Chipmaker Intel Thursday said it said it likes the way its Itanium 2 processors are shaping up so much that it will continue to produce the server/workstation chips well into next year.
The Santa Clara, Calif.-based company said an enhanced Itanium 2 processor has just been added to its 2004 roadmap. Codenamed “Madison,” Intel said the first versions, currently in pre-production, are still slated for release this summer with 1.5GHz with 6MB on-chip L3 cache and Itanium 2 pin compatible. The 2004 model is expected to be faster and carry 9MB on chip L3 cache on .13u process.
The chip is one of Intel’s 64-bit product brands and is expected to compete with HP’s PA RISC and Alpha chips as well as Sun’s UltraSPARC and IBM’s PowerPC lines. Intel has said it is targeting the Itaniums at workstations (expecting to sell 3 million units each year) and high-end servers with price tags that exceed $10,000.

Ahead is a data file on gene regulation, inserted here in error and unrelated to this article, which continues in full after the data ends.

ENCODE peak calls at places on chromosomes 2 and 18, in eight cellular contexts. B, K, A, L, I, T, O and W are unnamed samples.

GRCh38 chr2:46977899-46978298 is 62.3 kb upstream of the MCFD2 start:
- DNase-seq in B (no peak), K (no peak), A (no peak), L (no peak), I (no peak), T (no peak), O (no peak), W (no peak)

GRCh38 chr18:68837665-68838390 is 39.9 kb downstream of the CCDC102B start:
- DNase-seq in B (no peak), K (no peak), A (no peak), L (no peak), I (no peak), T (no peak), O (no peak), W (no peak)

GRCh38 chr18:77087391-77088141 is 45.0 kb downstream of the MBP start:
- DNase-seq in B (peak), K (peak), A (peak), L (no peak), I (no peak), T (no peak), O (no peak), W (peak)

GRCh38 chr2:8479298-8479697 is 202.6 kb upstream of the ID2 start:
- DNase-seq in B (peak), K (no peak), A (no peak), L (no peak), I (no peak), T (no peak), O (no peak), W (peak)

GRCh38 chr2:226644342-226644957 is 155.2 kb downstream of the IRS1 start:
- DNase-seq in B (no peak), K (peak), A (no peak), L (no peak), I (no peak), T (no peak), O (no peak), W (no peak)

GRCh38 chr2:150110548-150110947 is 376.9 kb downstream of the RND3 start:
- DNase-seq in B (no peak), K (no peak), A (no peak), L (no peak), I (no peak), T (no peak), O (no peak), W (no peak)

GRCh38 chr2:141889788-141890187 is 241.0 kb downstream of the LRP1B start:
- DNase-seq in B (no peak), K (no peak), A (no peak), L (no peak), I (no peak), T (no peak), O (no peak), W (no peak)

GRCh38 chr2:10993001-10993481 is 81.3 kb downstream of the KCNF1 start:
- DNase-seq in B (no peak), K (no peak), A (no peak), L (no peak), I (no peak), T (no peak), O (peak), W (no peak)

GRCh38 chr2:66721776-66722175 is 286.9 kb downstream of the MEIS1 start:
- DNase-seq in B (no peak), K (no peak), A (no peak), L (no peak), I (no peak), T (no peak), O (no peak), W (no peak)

An Intel spokesperson told internetnews.com that the company routinely reviews its roadmap and decided to continue its production because processor was “exceeding expectations.”
The company said it also plans to launch its Montecito processor in 2005. Intel’s first server semiconductor manufactured on the 90-nanometer scale is expected to be based on dual-core technology, which was originally planned for a later processor.
Going forward though, Intel said Madison, Deerfield and Montecito will all be categorized under the Itanium family name.
While IA-32 has been the mainstay PC processor architecture for Intel over the past 15 years, the company is currently in the process of introducing a new 64-bit MPU architecture. Intel and HP have developed the Itanium processor jointly over the past ten years, at a purported total cost of $5 billon.
The initial Itanium 1 product proved to be less than sterling while the 2nd generation (McKinley) has broad industry support.
Gartner Group forecasts that Itanium chips will makeup 10 percent of the server chip market by 2007.